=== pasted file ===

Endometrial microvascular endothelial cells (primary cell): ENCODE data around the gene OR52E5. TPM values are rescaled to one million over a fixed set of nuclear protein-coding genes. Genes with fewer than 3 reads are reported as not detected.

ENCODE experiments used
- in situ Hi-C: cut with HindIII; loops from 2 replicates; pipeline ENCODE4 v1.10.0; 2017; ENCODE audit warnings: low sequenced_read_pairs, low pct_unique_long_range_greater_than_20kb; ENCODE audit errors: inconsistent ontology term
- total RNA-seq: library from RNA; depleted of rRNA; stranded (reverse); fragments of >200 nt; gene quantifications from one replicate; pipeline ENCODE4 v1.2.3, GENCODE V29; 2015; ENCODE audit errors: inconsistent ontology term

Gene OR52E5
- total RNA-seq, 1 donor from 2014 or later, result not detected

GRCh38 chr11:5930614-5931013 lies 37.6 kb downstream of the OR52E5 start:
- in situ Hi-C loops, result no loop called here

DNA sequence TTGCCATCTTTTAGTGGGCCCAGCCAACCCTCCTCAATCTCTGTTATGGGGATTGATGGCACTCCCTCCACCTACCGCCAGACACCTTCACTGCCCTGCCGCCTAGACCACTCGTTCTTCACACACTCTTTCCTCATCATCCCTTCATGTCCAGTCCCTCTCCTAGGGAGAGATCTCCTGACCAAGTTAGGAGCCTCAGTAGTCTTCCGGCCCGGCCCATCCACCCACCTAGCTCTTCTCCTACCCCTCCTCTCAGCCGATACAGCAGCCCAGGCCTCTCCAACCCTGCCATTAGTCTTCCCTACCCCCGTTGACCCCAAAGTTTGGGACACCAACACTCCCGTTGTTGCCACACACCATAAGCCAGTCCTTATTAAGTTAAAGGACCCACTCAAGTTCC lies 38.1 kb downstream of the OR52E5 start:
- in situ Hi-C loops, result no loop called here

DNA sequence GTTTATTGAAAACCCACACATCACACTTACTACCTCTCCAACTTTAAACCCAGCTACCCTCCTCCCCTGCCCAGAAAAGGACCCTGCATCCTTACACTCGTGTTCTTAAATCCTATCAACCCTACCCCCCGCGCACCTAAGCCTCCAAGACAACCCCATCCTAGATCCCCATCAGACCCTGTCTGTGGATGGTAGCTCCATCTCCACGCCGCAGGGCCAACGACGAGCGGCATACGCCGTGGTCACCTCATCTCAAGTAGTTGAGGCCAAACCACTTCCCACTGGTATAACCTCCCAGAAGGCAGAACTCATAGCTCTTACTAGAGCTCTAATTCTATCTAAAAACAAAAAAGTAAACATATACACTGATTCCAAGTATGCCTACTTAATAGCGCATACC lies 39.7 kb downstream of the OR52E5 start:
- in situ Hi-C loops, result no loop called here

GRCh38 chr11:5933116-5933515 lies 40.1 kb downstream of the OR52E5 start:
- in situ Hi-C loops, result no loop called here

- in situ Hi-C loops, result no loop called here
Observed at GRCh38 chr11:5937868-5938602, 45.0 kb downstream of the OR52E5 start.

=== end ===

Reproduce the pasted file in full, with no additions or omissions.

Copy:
Endometrial microvascular endothelial cells (primary cell): ENCODE data around the gene OR52E5. TPM values are rescaled to one million over a fixed set of nuclear protein-coding genes. Genes with fewer than 3 reads are reported as not detected.

ENCODE experiments used
- in situ Hi-C: cut with HindIII; loops from 2 replicates; pipeline ENCODE4 v1.10.0; 2017; ENCODE audit warnings: low sequenced_read_pairs, low pct_unique_long_range_greater_than_20kb; ENCODE audit errors: inconsistent ontology term
- total RNA-seq: library from RNA; depleted of rRNA; stranded (reverse); fragments of >200 nt; gene quantifications from one replicate; pipeline ENCODE4 v1.2.3, GENCODE V29; 2015; ENCODE audit errors: inconsistent ontology term

Gene OR52E5
- total RNA-seq, 1 donor from 2014 or later, result not detected

GRCh38 chr11:5930614-5931013 lies 37.6 kb downstream of the OR52E5 start:
- in situ Hi-C loops, result no loop called here

DNA sequence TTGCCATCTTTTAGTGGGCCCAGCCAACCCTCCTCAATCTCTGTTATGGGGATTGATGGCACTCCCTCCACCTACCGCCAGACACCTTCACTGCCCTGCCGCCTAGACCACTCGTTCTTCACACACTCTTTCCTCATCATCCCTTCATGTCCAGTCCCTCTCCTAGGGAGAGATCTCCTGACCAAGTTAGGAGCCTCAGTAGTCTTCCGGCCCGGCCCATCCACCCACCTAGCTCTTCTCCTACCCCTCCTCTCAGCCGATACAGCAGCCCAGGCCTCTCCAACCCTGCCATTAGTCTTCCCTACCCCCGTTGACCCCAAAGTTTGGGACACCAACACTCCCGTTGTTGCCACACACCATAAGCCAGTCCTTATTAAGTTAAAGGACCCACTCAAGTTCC lies 38.1 kb downstream of the OR52E5 start:
- in situ Hi-C loops, result no loop called here

DNA sequence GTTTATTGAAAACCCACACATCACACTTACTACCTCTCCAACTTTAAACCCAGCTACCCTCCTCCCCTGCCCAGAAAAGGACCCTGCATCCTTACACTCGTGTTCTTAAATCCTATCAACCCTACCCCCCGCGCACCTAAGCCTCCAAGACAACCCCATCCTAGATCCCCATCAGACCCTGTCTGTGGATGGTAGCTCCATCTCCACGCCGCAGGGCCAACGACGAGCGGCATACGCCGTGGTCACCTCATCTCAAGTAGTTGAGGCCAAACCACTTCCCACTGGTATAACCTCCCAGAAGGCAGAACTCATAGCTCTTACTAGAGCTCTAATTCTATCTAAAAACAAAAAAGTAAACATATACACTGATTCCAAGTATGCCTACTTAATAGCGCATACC lies 39.7 kb downstream of the OR52E5 start:
- in situ Hi-C loops, result no loop called here

GRCh38 chr11:5933116-5933515 lies 40.1 kb downstream of the OR52E5 start:
- in situ Hi-C loops, result no loop called here

- in situ Hi-C loops, result no loop called here
Observed at GRCh38 chr11:5937868-5938602, 45.0 kb downstream of the OR52E5 start.